Switzerland imports about 98 percent of the fish it consumes. This happens by land or air, significantly increasing the carbon footprint of seafood consumption in the country.
Swiss Blue Salmon and Billund Aquaculture recently entered into a strategic partnership to build the world’s smartest RAS farm in the Glarus county, which could replace up to 8% of the salmon imported into the country.
Smart fish farming
This innovative land-based salmon farm will feature the use of state-of-the-art recirculating aquaculture systems (RAS) and state-of-the-art technologies including AI, machine learning, cloud solutions, digitization and automation .
Aquaculture is an increasingly important source of safe, nutritious and sustainable seafood for people around the world. Globally, aquaculture production must double by 2030 to keep pace with demand. These increases in demand for aquaculture products, food security considerations and job creation have generated an increased need for skilled workers.
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Sune Moeller, CTO at Swiss Blue Salmon, even described it as an innovation wheel. “From the fish farmer’s perspective, we create a lot of data which is uploaded to a cloud-based platform and from there we can share all the raw data with strategic partners like Billund. In turn, Billund will be able to analyze this data and come up with new ideas and solutions, to ensure that both remain at the forefront of their industries.”
Swiss Blue Salmon founder and CEO Rudolf Ryf said one of his original motivations for starting the company was to address the seafood trade deficit in Switzerland, where almost all fish is imported. “We have good quality water sources in the country and I see an opportunity to develop a Swiss aquaculture industry and reduce import levels by 98%,” he said.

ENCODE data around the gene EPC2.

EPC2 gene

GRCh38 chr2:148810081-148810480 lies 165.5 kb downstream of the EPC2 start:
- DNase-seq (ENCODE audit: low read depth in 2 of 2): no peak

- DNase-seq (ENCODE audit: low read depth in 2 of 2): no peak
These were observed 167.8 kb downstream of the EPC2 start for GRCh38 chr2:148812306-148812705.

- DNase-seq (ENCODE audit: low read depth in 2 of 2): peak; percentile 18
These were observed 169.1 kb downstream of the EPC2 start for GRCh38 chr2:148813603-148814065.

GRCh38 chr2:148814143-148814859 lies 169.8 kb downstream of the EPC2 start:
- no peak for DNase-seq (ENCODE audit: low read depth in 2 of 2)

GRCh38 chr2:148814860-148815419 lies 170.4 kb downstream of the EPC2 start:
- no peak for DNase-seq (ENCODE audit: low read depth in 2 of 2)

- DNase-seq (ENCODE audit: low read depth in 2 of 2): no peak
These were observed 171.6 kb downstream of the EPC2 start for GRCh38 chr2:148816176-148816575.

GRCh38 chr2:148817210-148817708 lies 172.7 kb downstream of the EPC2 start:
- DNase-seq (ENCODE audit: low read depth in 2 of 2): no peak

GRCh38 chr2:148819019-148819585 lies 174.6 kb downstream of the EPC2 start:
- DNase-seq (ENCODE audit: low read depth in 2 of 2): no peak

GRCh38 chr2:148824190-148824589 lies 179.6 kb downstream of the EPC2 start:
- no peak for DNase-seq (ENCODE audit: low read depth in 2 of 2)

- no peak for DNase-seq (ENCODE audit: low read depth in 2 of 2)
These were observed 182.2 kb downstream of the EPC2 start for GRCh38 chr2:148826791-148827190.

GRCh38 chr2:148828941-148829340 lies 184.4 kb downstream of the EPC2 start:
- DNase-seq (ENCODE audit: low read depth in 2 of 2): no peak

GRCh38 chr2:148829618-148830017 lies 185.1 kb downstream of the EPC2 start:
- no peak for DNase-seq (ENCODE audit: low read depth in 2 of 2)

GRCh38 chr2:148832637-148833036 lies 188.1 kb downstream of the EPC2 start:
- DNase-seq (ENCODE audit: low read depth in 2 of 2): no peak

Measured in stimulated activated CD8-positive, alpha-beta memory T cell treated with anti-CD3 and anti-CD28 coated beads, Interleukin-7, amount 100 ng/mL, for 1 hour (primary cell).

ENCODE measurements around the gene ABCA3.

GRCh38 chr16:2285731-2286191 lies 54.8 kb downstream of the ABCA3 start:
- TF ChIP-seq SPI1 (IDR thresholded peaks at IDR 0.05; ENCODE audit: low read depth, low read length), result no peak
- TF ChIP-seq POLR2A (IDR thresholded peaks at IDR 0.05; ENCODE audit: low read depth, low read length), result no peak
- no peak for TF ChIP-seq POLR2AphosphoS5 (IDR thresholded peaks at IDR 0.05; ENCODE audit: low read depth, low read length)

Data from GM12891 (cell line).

The company also plans to offer guided tours for nearby communities to a viewing platform within the facility. “We want to be as open and transparent as possible. Adults and children can come and visit our facility to learn about the process of farming salmon on land. This way we can show them the high levels of animal welfare and hygiene standards we need to achieve to deliver a first class product,” said Ryf. In addition, the Swiss firm wishes to strengthen ties with local universities, contribute to the creation of knowledge and the hiring of specialists for this project and its future agricultural operation.
Additionally, Moeller added that by producing locally, “it gives us a unique opportunity to sell sushi-quality fish to local Swiss restaurants, who will be able to serve fish to their customers just hours after they are harvested from the farm.”
In terms of sustainability, the company focuses on low energy consumption, recycling secondary streams from processing, reducing transport and finally reducing food waste in stores, etc., due to a longer shelf life.
As Switzerland mainly depends on hydroelectricity, Swiss Blue Salmon uses green energy. However, the company also invests in several energy-saving technologies. Ryf said that “unlike many other farms, we are able to use passive cooling with lake water at 6-8°C, while an efficient heat recovery system will be used, in especially during the winter. Likewise, we aim to install solar panels on the roof, which will cover 15-25% of our energy consumption.
Moeller added that the sludge resulting from the production processes will either be turned into fertilizer or used locally in a biogas plant. “Furthermore, we want to use 100% of the fish, turning what would otherwise be considered waste into pharmaceutical grade products, food for human consumption or pet food,” he said.
Meanwhile, Bjarne Hald Olsen, COO and Director of Business and Development at Billund Aquaculture, said that “we are very pleased to enter into this strategic partnership with Swiss Blue Salmon. It represents a significant step forward towards creating a sustainable Swiss aquaculture industry,” he said.